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Tuesday, March 4, 2008

Modernizing Your Decor and Your Photography with Shadow Boxes

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Most of us enjoy having beautiful photography displayed on our walls. It serves many purposes, but its main purpose is to of course decorate and improve the appearance of our homes. We try to always find that perfect frame which blends well into your interior decor, and at the same time emphasizes the detail, and the information, which the photograph conveys. There are many, many different styles of frames out there. Yet, most of us have very similar frames throughout our homes. While it may be a good idea to match the style of the frames in one area, we typically have several regions in our houses where we display photography, or other pieces of decor. As such, I want to offer you a more modern, and interesting alternative to your typical wooden, or metal frame. A shadow box is a type of a picture frame, with your photograph recessed into the box.

First of all, why a shadow box instead of a more traditional frame? Well, the answer is simple, if you live in a neighborhood where every house has an identical architectural design, how do you identify your house from the rest of the identical buildings. You make it stand out in some fashion. Whether you plant trees, repaint the house, add a deck, a patio, whatever. The point is, you are trying to make it look different from the rest of the houses on your block. Same idea applies here. A shadow box is an excellent product to make your photographs really stand out from the rest of the environment. A nice thing about a shadow box is its versatility. Most shadow boxes are fairly small. In other words, you will not find one sized to fit a large 20x30" photograph. However, you can always have one custom made for you, if you are really like the idea of a shadow box, and have a fairly large area to fill. Shadow boxes seem to fit very well in smaller spaces, where a picture frame with a fair sized photograph may appear over-sized. Some shadow boxes are sold in pairs or threes, and are perfect if you like stacking, or creating a stair effect on your walls.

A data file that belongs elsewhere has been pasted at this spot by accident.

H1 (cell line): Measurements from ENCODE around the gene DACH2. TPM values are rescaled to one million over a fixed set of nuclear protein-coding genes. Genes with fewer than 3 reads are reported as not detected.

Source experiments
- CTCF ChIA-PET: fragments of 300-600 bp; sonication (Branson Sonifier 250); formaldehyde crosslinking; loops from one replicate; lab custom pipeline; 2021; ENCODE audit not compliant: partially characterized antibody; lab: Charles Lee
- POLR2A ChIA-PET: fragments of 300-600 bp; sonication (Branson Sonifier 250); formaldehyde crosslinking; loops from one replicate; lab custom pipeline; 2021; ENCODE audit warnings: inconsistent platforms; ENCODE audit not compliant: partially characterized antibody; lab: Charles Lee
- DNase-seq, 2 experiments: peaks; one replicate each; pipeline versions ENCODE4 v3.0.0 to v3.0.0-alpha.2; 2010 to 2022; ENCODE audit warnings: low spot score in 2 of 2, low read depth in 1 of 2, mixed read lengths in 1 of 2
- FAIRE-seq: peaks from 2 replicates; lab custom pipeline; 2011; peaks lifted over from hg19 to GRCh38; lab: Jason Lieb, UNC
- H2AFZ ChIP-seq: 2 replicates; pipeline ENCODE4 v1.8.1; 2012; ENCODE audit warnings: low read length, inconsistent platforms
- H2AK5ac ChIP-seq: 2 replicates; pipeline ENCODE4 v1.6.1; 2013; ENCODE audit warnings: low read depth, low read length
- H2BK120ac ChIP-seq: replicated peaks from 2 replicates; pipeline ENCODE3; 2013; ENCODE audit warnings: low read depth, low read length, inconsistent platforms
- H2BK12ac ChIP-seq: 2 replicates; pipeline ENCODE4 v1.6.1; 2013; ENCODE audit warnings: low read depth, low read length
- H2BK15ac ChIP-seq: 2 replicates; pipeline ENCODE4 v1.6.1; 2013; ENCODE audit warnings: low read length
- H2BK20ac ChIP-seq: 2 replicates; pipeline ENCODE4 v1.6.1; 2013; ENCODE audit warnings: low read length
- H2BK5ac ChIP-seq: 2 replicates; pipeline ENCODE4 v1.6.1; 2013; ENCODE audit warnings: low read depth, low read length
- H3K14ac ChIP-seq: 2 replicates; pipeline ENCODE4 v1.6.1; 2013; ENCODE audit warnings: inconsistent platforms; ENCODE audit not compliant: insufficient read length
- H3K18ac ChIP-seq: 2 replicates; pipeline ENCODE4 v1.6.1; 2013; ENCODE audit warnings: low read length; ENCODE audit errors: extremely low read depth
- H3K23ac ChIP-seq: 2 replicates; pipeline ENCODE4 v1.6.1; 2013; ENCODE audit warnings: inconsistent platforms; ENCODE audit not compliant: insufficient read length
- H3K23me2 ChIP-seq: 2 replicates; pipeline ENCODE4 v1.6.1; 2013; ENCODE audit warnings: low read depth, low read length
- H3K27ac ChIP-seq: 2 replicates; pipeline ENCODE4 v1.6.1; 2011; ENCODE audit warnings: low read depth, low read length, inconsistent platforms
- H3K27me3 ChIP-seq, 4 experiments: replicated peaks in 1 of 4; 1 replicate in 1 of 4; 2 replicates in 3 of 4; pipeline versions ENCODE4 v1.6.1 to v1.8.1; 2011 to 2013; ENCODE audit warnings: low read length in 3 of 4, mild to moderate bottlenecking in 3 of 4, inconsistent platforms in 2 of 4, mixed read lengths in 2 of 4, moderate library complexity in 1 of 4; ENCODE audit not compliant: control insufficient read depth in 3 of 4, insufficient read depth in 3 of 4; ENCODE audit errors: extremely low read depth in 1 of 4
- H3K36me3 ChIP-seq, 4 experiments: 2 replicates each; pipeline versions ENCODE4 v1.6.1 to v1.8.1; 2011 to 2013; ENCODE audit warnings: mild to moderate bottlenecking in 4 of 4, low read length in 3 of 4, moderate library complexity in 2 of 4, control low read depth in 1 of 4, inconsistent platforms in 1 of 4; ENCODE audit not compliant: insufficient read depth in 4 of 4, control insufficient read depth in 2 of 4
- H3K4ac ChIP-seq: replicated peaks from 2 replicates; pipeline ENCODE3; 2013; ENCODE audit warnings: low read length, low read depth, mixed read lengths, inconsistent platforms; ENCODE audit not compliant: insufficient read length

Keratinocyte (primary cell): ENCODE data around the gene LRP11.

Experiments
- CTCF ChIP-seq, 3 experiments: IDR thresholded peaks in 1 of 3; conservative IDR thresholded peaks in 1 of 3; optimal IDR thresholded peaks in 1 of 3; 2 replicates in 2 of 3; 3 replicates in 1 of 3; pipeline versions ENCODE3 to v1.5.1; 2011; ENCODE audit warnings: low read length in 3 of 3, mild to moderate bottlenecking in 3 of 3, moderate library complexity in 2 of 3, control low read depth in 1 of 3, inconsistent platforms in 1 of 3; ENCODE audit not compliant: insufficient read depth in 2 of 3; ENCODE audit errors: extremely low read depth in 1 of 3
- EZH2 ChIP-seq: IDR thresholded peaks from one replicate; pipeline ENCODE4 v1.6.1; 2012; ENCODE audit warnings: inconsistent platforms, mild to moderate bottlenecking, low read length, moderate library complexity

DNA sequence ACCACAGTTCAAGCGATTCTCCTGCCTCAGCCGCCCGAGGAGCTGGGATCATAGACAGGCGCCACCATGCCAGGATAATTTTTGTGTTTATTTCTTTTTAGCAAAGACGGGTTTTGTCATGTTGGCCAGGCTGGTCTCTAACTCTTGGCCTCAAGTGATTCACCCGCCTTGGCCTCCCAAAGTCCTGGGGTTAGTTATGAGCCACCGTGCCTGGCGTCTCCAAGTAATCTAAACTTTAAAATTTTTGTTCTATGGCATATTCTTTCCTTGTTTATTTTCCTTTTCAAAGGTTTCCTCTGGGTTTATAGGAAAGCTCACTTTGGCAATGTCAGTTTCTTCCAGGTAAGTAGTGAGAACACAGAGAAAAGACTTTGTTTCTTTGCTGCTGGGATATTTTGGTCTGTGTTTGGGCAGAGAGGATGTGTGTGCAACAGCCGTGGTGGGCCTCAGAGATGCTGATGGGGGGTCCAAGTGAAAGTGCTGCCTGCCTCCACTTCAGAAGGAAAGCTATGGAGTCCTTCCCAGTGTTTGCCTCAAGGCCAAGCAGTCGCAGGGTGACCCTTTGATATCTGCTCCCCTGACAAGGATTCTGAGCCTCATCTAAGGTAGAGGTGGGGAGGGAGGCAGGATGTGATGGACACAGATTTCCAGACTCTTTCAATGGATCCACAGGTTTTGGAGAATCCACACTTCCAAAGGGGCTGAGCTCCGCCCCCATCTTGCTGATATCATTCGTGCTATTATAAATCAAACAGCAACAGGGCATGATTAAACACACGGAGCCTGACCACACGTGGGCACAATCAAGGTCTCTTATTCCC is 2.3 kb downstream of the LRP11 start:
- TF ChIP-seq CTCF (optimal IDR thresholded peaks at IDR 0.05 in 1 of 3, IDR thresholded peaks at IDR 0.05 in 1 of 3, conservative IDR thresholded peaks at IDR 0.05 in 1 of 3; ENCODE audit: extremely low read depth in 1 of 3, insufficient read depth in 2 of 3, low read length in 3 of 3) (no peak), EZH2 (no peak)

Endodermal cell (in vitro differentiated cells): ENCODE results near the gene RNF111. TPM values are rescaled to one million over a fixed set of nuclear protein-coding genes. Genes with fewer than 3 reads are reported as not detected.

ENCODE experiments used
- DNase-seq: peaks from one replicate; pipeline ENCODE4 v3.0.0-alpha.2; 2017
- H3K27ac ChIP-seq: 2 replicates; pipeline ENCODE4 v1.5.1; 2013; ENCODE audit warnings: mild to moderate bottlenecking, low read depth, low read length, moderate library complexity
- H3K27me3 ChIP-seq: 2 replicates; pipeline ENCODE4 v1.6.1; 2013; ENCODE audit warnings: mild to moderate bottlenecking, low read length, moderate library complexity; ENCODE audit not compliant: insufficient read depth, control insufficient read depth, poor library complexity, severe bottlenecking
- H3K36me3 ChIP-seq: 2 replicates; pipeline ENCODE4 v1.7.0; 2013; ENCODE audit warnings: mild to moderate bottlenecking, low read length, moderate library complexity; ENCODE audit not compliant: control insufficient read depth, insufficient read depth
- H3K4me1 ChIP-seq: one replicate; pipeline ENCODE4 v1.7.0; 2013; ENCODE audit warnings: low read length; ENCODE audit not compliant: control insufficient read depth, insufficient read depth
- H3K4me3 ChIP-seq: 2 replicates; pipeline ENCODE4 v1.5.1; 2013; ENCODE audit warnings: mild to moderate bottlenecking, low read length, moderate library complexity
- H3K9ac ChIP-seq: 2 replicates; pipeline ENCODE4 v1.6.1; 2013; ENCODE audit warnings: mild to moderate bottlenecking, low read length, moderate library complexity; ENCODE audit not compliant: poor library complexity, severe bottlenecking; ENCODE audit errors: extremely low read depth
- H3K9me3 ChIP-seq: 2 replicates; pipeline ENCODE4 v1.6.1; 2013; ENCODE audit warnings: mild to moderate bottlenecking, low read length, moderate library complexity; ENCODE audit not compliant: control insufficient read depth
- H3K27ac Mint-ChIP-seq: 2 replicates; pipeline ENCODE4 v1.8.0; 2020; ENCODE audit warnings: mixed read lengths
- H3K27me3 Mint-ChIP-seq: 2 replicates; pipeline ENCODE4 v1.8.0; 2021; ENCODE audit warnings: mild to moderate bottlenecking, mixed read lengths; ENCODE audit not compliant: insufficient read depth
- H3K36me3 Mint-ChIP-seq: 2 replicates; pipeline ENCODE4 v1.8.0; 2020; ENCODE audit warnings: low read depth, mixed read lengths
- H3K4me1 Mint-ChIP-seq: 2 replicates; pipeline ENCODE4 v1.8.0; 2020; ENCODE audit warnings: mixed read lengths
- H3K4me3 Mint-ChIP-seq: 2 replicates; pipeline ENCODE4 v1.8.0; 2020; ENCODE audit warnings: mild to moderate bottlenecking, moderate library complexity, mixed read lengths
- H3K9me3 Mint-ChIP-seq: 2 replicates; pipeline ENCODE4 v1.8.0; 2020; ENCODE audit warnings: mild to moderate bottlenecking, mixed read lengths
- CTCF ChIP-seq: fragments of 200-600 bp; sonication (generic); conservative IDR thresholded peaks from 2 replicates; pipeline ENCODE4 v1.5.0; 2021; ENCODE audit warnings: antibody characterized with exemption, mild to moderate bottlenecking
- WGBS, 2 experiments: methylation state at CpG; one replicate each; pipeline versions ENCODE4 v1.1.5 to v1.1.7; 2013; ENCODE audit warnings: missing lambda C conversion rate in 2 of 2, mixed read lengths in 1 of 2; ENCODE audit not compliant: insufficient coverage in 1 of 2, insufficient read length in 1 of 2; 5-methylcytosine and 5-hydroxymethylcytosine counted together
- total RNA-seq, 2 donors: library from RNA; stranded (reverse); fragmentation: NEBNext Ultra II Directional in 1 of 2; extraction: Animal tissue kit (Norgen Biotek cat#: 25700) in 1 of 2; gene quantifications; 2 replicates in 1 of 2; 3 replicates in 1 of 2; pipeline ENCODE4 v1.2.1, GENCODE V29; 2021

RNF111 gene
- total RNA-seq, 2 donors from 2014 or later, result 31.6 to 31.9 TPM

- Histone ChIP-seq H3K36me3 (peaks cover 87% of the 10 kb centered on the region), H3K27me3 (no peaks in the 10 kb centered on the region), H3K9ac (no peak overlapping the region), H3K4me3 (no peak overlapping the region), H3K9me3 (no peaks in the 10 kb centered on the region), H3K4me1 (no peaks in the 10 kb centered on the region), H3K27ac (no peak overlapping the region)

Besides using shadow boxes to display your photography, they can just as well be used to show off other pieces of decor, such as small sculptures, crafts, wood carvings, you name it. It is important to be creative with them, and the possibilities are endless. Here's are some ideas which you may want to consider. If you have any photographs of the sea, the beach, something nautical, consider placing empty shells, some petrified sealife, or other small pieces such as sand and small pebbles inside the shadow box. Most shadow boxes are fairly deep, and will allow quite a bit of stuff to be placed inside. It is a great idea to complement real 3-D elements with your photography, as these pieces create depth, and demand your eyes' attention. Likewise, you may have photos of autumn leaves, which would be coupled very well with perhaps some tree shells, miniature pine or elm cones, dried leaves, and other gifts of nature. Again, be creative, and consider the possibilities. Even if you are not using the interior of the shadow box for anything other than a photograph, you can always use it as a miniature shelf, and place small figurines, little carvings, small plants, and other pieces of decor.

As always, quality is important, and in today's world of mostly low quality high volume products you will certainly encounter many shadow boxes which do not pass your quality standards. Do not be discouraged, and consider visiting specialty home stores. These stores are typically more selective about their products, and you will be more likely to find a good product there. Aim for a box with a glass, because you want your photographs protected. If you are going to have a custom box made, make sure to have glass installed either right away, or request that the craftsman building the box routes a grove inside, so you could have glass cut and installed later.

Written by Professional Photographer, and an owner of a Photography Selling Service. To learn more about this, and many other general, as well as more specific photography related subjects, or to explore a Fine Art Photography gallery, please consider visiting WorldonPaper.com Contemporary Fine Art Gallery

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